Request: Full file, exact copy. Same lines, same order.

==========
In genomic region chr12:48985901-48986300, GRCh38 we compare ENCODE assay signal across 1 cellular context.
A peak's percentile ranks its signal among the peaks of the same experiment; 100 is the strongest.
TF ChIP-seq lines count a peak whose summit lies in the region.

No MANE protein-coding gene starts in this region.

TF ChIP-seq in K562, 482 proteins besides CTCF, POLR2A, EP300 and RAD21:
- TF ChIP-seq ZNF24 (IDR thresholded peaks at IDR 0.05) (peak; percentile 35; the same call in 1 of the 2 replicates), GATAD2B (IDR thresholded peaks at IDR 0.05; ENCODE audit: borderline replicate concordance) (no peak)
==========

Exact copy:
In genomic region chr12:48985901-48986300, GRCh38 we compare ENCODE assay signal across 1 cellular context.
A peak's percentile ranks its signal among the peaks of the same experiment; 100 is the strongest.
TF ChIP-seq lines count a peak whose summit lies in the region.

No MANE protein-coding gene starts in this region.

TF ChIP-seq in K562, 482 proteins besides CTCF, POLR2A, EP300 and RAD21:
- TF ChIP-seq ZNF24 (IDR thresholded peaks at IDR 0.05) (peak; percentile 35; the same call in 1 of the 2 replicates), GATAD2B (IDR thresholded peaks at IDR 0.05; ENCODE audit: borderline replicate concordance) (no peak)